Can we cancel our wedding car booking?

The cancellation of the wedding car service should always be the last resort. Where possible, the booking should be postponed to an alternative date, subject to the terms and conditions of the contract, this will be be done FREE of charge in the first instance, subsequent date changes may be subject to a £25 administration fee. Moving the booking to a new date means you won’t lose the deposit and the supplier won’t lose the booking. Where there is a breakdown in the relationship, and the wedding is no longer going ahead, then the standard terms of the contract apply.

When you book through The Wedding Car Hire People, both you and the wedding car owner agree to the terms & conditions, including the cancellation (& privacy policy). The terms and in force to protect you and the wedding car operator. Each term category and term is explained clearly to avoid any misunderstanding or ambiguity. None more so than the cancellation policy.

In summary, the deposit is always non-refundable. The deposit is only 25% of the total booking value, by retaining this amount, the supplier is covering some of their minimum cost of doing business. The cost of doing business not only includes the costs associated with your booking, including administration and marketing, but also rent, insurance and utilities. Furthermore, if you cancel your booking the supplier has less opportunity to fill that date, so the level of compensation you are required to pay the supplier is dependant on how much notice you give.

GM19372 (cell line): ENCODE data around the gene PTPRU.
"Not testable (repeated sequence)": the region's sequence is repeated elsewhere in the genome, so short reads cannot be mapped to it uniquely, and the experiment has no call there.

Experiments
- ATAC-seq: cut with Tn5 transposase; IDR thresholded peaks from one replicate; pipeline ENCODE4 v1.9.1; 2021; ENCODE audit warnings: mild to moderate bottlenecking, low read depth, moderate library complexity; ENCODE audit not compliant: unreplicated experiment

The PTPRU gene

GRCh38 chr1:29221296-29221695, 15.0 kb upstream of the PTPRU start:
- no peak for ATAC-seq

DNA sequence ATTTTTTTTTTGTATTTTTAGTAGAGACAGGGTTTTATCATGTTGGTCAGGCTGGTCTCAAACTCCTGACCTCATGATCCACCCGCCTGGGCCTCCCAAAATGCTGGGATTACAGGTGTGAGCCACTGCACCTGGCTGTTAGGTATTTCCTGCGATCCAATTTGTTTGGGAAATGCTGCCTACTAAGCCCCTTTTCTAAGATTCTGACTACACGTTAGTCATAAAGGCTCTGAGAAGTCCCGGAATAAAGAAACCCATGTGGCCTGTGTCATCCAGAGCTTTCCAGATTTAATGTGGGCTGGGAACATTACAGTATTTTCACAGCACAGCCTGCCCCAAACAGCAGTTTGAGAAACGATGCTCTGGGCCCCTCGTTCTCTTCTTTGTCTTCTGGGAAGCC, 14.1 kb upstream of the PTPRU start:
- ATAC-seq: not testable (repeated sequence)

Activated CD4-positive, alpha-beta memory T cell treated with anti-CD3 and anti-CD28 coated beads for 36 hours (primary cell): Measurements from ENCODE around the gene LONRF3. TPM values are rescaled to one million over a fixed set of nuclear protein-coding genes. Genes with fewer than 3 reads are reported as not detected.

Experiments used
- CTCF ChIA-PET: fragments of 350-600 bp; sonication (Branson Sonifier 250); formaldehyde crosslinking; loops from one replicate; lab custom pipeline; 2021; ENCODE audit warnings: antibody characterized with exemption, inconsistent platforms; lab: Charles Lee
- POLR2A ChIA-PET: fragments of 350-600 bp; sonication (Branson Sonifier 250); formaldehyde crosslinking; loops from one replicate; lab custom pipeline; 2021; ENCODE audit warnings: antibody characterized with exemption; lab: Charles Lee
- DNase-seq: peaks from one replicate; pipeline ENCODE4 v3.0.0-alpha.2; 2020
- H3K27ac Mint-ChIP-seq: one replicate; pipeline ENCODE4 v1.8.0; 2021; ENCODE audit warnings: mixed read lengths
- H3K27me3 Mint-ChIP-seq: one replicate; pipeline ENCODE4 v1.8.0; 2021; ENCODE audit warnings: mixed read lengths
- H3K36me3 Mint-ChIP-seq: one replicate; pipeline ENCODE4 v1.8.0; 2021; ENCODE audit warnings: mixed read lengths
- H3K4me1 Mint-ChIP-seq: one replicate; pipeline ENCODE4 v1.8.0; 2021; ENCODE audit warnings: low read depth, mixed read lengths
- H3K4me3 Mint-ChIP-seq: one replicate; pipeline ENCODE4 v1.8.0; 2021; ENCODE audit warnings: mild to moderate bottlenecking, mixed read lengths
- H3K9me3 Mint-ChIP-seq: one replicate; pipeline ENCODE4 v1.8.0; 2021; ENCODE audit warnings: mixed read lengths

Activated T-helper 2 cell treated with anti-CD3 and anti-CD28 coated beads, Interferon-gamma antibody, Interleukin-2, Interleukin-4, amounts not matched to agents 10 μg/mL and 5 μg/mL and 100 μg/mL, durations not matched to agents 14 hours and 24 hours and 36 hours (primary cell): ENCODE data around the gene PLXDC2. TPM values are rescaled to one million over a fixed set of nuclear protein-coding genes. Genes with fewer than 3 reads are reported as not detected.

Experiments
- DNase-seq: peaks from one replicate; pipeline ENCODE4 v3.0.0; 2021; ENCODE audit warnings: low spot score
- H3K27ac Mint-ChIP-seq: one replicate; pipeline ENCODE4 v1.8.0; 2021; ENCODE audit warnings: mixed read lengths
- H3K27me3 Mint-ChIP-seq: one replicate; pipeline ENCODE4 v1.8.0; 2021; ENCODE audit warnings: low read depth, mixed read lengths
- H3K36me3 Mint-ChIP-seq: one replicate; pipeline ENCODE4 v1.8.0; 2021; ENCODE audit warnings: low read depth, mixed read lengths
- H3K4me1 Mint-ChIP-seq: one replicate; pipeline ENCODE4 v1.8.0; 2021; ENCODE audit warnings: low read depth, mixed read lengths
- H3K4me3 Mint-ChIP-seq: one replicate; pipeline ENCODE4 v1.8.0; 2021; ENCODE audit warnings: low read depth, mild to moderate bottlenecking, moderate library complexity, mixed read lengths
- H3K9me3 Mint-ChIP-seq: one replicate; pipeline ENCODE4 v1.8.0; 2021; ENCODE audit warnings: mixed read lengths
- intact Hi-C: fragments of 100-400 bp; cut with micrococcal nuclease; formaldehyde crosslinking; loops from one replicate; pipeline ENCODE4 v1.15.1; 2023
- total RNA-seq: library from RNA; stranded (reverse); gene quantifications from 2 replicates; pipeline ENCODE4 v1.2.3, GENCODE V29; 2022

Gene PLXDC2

The terms of the contract are fair for both parties and are inline with current guidance from the CMA (Competitions & Markets Authority).

You can read full cancellation policy be clicking here and reading section 8.

The only exception to this is when the contract becomes “frustrated” and the terms & conditions are superseded. A frustrated contract is a contract that, subsequent to its formation, and without fault of either party, is incapable of being performed due to an unforeseen event (or events), resulting in the obligations under the contract being radically different from those contemplated by the parties to the contract. A topical example of this is when a wedding legally cannot go ahead due to a national or local government policy. Under these circumstances, the supplier would be legally obliged to return any monies paid, minus any reasonable costs. In most circumstances the reasonable costs retained would amount to at least the deposit value. However, if a wedding is legally allowed to go ahead then the wedding car owner is legally allowed to provide their service, so the contract is not “frustrated”.